His "Voyage to the Moon" from a few years later is of course an iconic film of the period, but I must admit I was surprised to find that he'd entered the game so early, and with his style already so well defined. After just a few months of filming Lumiere-style 'actualities', he's already discovered the trick of stopping the camera to substitute something or someone in the scene, making it appear that a sudden magical transformation has taken place. It's still clunky in this early effort, but the seeds of his later masterpieces are already starting to bear fruit.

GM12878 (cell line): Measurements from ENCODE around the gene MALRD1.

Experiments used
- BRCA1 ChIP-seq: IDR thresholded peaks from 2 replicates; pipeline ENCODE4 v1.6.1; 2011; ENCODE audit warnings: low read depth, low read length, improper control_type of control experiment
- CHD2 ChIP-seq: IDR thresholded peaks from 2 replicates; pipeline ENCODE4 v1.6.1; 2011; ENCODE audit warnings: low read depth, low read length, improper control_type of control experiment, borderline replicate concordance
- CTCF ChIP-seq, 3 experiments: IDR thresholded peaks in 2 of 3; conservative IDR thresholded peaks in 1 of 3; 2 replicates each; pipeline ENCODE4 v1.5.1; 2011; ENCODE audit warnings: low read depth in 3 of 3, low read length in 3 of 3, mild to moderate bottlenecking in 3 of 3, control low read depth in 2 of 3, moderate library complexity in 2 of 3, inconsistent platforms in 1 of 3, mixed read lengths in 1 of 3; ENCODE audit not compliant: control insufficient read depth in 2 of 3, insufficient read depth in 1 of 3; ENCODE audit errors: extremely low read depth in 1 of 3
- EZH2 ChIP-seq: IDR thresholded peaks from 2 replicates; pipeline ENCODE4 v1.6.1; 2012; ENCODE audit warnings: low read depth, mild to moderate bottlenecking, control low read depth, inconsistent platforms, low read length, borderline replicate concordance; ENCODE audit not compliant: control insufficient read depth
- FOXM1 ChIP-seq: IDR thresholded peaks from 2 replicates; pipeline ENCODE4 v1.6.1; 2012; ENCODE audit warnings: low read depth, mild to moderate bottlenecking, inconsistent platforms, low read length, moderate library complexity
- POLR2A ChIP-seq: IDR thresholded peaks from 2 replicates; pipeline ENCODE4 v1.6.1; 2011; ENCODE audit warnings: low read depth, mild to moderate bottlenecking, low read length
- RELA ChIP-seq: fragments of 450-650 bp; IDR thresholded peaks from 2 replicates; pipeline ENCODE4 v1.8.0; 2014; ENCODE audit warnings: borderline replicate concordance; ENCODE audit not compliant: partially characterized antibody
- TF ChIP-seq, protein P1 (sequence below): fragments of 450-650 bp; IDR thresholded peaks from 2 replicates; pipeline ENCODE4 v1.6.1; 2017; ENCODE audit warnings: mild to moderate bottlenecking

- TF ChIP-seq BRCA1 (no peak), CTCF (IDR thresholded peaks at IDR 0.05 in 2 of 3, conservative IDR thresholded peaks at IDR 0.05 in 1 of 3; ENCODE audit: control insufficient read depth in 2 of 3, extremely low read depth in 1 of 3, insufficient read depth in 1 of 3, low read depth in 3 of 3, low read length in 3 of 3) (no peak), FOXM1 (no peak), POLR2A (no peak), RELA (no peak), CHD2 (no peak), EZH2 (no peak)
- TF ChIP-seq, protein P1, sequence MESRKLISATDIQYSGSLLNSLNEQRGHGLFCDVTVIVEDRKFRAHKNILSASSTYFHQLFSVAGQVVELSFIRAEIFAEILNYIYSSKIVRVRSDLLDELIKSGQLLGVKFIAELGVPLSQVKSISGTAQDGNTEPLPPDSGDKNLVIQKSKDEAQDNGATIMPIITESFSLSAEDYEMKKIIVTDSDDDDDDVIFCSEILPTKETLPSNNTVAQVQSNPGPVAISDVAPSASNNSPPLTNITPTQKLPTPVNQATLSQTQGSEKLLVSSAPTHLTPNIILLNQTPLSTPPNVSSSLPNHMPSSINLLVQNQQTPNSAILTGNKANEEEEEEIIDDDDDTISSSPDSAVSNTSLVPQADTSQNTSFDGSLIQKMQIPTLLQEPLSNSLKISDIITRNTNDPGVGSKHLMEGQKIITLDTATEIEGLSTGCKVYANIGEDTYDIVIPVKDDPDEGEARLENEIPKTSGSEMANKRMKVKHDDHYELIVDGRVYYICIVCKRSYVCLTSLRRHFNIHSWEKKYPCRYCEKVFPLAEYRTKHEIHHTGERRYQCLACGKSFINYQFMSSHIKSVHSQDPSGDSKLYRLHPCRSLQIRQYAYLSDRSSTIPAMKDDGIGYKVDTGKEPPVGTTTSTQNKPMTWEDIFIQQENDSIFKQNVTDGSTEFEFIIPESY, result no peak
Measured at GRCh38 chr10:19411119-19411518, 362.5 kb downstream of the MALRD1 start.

In The Nightmare, A man sleeps in an odd bath-shaped bed, in front of a backdrop that presumably is meant to represent his bedroom, but as he dreams the backdrop changes to a castle balcony, and he encounters, in quick succession, a seductive woman, a blacked-up minstrel and a clown, who take turns taunting and teasing him. In a moment that still feels weirdly creepy, and must have really put the wind up sensitive audience members in 1896, the moon come down to his balcony and tries to bite off his hand.
Melies' impish wit is already much in evidence, and it looks like he's playing the lead himself here, as he often did - and enjoying himself immensely.